Rivers, meanwhile, likely will have to speed up his internal clock. His protection has allowed just 16 sacks – 2nd-fewest to the Steelers – but that’s a meaningless stat with Castonzo and Smith out. If Rivers’ protection is leaky, he’ll have to counter by making liberal use of running backs Nyheim Hines and Jonathan Taylor and tight ends Jack Doyle, Trey Burton and Mo Alie-Cox.
In a game that figures to lack offensive pop, it’s imperative for Rivers to take the shots when they’re there, but avoid the big mistakes. Indy hasn’t suffered a turnover in three straight games, but the Steelers are 2nd in the league with 25 takeaways and 1st with 17 interceptions.
Rookie on a roll
Speaking of Taylor, Sunday would be an ideal time to ride his hot hand. Instead of forcing Rivers to limber up his 39-year old right arm in the face of expected pressure, let’s see how Taylor holds up against Pittsburgh’s No. 8-ranked run defense. The Steelers are allowing just 104.6 yards per game and 4.1 per attempt, but allowed 152 in Monday’s 27-17 loss to the Cincinnati Bengals.
Taylor enters the game on a serious roll. He’s rushed for 414 yards on 71 attempts (5.8 per carry) with three TDs in his last four games. He’s the first Colt back with at least 80 yards in four straight games since Joe Addai in 2007. The last to hit that level in five straight: Hall of Famer Edgerrin James in 2005 (13 straight).
After a quiet start to his rookie season, Taylor’s strong finish has him in position to eclipse the 1,000-yard mark. He needs 158 yards in the last two games.
Nothing figures to come easily Sunday. A reliable run game would certainly help.
Big test for Hot Rod
Rookie Rodrigo Blankenship has set team rookie records with 125 points and 38 PATS, and needs two made field goals to surpass Raul Allegre’s mark (30 in 1983). He’s converted 29-of-32 field goals and missed only two of his 40 PAT attempts.
Now comes Heinz Field.
“I’ve heard a lot about this stadium amongst others that are a little bit challenging for placekickers and punters to have success in, but I’m up for the challenge,’’ Blankenship said.
Special teams coordinator Bubba Ventrone has intimate knowledge of the trappings of Heinz Field. He’s a native of Pittsburgh and played four seasons AFC North rival Cleveland.
“For whatever reason, it’s a harder stadium to kick in than most,’’ Ventrone said. “There is a big open end to the stadium and the percentage of kicks, the success rate to go that way is significantly lower than going the other to the closed end.’’
The playing surface has routinely been panned by players and weather/wind can be an issue. Sunday’s forecast is for temperatures in the low 40s.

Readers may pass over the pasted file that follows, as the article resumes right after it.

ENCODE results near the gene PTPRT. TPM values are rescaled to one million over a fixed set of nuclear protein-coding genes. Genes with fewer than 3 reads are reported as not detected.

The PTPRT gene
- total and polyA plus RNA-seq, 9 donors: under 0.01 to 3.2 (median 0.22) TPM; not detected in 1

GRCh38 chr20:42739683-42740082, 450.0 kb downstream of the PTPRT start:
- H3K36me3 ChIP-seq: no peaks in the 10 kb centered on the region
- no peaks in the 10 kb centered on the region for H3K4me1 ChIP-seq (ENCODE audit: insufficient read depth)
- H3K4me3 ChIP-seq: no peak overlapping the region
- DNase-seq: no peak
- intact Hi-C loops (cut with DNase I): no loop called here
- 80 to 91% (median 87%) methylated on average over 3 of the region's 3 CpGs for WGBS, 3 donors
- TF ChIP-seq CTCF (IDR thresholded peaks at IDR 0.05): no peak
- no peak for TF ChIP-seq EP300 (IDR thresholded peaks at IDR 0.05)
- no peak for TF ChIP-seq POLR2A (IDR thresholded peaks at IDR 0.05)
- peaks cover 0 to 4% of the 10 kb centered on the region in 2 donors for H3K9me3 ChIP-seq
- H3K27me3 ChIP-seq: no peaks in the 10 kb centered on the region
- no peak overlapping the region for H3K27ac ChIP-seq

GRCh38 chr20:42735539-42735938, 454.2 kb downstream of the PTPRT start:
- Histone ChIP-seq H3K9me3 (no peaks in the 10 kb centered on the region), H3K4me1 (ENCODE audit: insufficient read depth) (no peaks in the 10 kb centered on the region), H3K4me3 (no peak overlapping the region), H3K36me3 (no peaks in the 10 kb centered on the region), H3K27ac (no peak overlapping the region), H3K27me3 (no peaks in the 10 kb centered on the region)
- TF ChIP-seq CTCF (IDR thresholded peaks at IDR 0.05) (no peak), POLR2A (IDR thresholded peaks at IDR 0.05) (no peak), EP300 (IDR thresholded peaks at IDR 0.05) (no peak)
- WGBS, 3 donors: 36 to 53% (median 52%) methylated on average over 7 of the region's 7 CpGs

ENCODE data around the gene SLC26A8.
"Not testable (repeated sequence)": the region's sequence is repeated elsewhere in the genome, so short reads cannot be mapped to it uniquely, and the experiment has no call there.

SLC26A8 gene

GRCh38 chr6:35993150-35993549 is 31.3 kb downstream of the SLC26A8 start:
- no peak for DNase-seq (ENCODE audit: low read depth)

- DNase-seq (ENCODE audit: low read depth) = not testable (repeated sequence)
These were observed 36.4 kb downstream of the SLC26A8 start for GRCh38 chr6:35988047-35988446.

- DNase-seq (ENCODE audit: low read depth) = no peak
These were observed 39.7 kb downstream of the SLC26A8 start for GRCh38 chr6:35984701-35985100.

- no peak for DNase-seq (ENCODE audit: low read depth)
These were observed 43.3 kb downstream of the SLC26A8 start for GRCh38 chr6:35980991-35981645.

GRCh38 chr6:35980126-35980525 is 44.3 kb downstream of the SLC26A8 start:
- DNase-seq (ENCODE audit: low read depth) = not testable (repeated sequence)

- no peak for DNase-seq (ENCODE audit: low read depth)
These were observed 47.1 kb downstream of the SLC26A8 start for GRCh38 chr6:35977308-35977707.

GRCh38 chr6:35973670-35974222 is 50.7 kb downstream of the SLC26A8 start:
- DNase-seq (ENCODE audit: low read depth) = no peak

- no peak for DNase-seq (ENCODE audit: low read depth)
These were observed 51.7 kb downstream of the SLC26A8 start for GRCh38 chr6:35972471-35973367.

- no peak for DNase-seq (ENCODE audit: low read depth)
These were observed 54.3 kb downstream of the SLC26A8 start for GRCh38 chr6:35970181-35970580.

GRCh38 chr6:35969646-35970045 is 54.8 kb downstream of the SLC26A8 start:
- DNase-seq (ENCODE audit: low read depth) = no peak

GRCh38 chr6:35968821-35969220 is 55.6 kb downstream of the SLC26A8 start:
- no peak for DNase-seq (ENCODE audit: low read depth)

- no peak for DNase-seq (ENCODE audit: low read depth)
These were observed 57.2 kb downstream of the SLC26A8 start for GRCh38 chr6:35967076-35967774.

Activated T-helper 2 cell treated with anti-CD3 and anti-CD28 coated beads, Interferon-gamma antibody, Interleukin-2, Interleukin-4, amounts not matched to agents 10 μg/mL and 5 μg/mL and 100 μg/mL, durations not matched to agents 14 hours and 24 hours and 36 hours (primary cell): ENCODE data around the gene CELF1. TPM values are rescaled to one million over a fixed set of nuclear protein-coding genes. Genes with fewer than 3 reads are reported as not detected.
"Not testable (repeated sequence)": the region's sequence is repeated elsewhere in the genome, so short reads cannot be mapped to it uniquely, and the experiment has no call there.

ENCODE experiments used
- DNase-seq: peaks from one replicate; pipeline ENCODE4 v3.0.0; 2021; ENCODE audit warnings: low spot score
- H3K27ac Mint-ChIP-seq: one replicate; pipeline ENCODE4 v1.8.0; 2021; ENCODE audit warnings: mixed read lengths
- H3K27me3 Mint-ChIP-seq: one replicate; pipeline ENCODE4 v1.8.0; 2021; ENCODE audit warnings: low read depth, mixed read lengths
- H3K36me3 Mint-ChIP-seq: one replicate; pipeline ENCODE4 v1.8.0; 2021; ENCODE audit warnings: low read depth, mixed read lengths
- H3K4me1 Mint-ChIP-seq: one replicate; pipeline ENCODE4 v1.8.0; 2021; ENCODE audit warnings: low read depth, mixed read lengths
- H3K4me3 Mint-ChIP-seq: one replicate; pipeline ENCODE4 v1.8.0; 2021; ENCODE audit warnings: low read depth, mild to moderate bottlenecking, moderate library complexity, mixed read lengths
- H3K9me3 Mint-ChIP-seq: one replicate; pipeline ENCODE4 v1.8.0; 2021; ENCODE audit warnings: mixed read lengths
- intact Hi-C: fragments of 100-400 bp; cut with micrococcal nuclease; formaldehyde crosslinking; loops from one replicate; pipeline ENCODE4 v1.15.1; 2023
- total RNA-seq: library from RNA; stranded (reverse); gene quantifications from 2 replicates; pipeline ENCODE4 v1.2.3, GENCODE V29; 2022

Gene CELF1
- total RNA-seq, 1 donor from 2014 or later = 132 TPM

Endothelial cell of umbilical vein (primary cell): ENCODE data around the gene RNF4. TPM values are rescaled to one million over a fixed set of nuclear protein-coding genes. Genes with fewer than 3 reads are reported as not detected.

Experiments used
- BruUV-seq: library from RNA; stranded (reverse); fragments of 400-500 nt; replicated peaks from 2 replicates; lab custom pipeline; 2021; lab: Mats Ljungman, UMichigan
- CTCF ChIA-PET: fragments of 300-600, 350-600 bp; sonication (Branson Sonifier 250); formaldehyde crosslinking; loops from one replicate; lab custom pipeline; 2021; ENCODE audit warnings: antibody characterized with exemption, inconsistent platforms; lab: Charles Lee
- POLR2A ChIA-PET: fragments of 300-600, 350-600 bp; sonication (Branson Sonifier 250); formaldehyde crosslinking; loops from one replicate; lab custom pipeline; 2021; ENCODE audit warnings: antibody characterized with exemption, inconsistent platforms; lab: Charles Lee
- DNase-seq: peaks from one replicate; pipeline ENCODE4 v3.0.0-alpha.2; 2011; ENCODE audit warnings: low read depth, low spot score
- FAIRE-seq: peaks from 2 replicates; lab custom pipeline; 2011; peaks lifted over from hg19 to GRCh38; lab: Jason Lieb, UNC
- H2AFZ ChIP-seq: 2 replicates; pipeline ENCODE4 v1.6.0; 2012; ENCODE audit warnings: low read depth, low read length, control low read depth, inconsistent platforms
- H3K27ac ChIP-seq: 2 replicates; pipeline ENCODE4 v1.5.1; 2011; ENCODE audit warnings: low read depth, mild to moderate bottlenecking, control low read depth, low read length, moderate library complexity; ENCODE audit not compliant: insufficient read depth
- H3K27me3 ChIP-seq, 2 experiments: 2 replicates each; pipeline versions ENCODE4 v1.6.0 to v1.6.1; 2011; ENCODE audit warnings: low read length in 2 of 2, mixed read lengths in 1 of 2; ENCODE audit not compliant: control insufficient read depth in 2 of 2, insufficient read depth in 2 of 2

Since Heinz Field opened in 2001, opposing kickers have converted a lackluster 79.2% of their field-goal attempts. That’s the 5th-worst percentage in any stadium over that stretch.
And it’s doubtful anyone needs reminding how the Colts’ last field-goal attempt in Heinz Field ended up. With 1:14 remaining and the Colts trailing 26-24, Adam Vinatieri yanked a 43-yard attempt wide left. That was the infamous “laces’’ kick, which saw holder Rigoberto Sanchez fail to spin the laces away from Vinatieri.
Blankenship had several opportunities to kick in the cold this week at the Indiana Farm Bureau Insurance Football Center, and will be extra diligent during pregame work Sunday.
“It’s just a matter of getting a feel for it once I get out there on Sunday,’’ he said. “It’ll be a little bit of a new experience, but I’m just going to prepare how I always prepare and just trust that I’m going to be hitting a good, pure ball.’’
Just to remind everyone. The Steelers lead the overall series 24-6. They’ve won 20 of 23, including six straight. The Colts are just 2-15 in Pittsburgh: in 2008 with Peyton Manning and in 1968 when Earl Morrall and a great defense (three interceptions returned for TDs) outdueled Dick Shiner and Kent Nix.
And the winner is
Steelers 23, Colts 16. This is why they invented the delete key on the laptop. We had this one in the Colts’ win column – Colts 27, Steelers 23 – before the news of Smith AND Castonzo. Maybe Reich and his staff are able to come up with a workable patchwork o-line and Rivers remains effective. Maybe Roethlisberger and the Steelers offense is as broken as it appears. Maybe Hot Rod is able to knock down some long-distance field goals in a bad environment if the offense stalls. But that’s too many maybes.
You can follow Mike Chappell on Twitter at @mchappell51.